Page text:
Museum of Chess inaugurated in Moscow

by Albert Silver
9/27/2014 – It was six years in the making, but the highly anticipated Museum of Chess in Moscow was finally inaugurated to great fanfare. Behind its doors, fans and players will find chess sets, many of which are the envy of collectors, rare books that quicken the heartbeat of seasoned bibliophiles, and trophies won by the Russian and Soviet chess players at the most prestigious tournaments.

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Andrey Filatov conducts a tour for Irina Lebedeva, the director of the Tretyakov Gallery

Valentine Gunina, Olga Girya and Sergei Rublevsky enjoy one of the exhibits

Vladimir Medina takes a private memento (picture) of chess culture with him

Natalia, Alexandra and Konstantin Kosteniuk

Now the most interesting exhibits find their homes in the beautiful new rooms so familiar to all fans of the chess mansion on Gogol Boulevard. The opening was a great success helped by the fact that none of the rooms were closed, working completely from day one, and welcomed walk-in visitors and guests from the opening to closing as if it had been running for years.

Sergey Karjakin and his wife, Galia

Maria Fominykh, Alexander Morozevich and Murad Amannazarov do a little schmoozing

Dmitry Oleynikov shows the exhibition to noted chess philanthropist Oleg Skvortsov and
his wife Natalia. Oleg Skvortsov has been the inspiration both conceptually and financially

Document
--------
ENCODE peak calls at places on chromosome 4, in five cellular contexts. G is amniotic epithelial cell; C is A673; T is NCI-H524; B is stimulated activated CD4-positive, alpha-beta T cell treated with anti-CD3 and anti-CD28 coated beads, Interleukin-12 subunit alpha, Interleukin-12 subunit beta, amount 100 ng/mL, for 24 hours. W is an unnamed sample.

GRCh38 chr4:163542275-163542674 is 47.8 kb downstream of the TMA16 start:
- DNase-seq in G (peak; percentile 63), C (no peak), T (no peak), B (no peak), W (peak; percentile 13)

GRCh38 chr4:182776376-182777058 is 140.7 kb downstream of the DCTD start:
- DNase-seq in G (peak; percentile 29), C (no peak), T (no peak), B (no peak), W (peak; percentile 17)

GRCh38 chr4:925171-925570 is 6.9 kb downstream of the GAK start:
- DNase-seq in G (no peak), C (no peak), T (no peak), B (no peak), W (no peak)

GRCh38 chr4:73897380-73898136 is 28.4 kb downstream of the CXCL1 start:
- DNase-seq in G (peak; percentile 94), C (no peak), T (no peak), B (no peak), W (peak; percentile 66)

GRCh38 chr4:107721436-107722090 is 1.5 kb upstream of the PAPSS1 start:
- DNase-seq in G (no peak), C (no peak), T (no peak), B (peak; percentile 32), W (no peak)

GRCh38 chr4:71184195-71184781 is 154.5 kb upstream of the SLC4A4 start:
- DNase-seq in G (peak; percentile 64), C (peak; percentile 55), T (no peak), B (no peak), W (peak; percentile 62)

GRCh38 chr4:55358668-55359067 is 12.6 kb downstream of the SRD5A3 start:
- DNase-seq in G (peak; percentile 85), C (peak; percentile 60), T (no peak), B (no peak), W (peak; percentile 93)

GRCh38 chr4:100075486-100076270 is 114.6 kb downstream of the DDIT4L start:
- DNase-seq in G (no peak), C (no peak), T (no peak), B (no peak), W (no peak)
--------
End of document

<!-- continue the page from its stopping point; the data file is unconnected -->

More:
behind the prestigious Zurich Chess Challenge events.

As the story goes, this chess set once belonged to Alexander Alekhine. Now they will be
displayed in the museum.

At the opening ceremony, the museum's inauguration was not the only point of celebration, and the Women's Olympic team, fresh from their fantastic victory in Tromso were also honored. Dmitry Peskov, a spokesman for the President of Russia, Chairman of the Board of Trustees of the RCF said that the museum is yet another sign of a new upsurge of interest in chess in the country. Finally, it was time for congratulations, and fittingly: gifts.

Andrey Filatov, Kirsan Ilyumzhinov, Dmitry Peskov, and Alexander Zhukov

The museum curator Tatiana Kolesnikovich

The 2014 Olympic champions

Deputy Prime Minister Arkady Dvorkovich donated to the museum a rare exhibit: the first Russian chess book, published in 1821. A pleasant and unexpected surprise also came from FIDE President Kirsan Ilyumzhinov: "All national federations of the world, ranging from 'A'- Afghanistan, Angola, Algeria, and ending with Jamaica, Japan and even the island of Java, decided to donate a chess set - sometimes donating national variants - to the Museum of Chess."

Alexandra Kosteniuk gifted a chess suitcase in which her ​​father
wrote in 1990: "To Sasha, the future world champion in chess !!!"

Valentine Gunina, Alexandra Kosteniuk, Sergey Rublevsky, Kateryna Lagno and Olga Girya
with an ice horse

Olga Streltsova and Olga Voronina prepared this chess festival long and carefully

Source: Russian Chess Federation



Born in the US, he grew up in Paris, France, where he completed his Baccalaureat, and after college moved to Rio de Janeiro, Brazil. He had a peak rating of 2240 FIDE, and was a key designer of Chess Assistant 6. In 2010 he joined the ChessBase family as an editor and writer at ChessBase News. He is also a passionate photographer with work appearing in numerous publications.
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vandal vandal 9/29/2014 12:20
because in cyrillic the last leter is я Jamaica is Ямайка
BKnight2003 BKnight2003 9/28/2014 10:32
Why "ending with (...) Java"?
vandal vandal 9/28/2014 06:46
guess who looks most stupid here http://en.chessbase.com/Portals/4/files/news/2014/misc/chessmuseum-russia09.jpg
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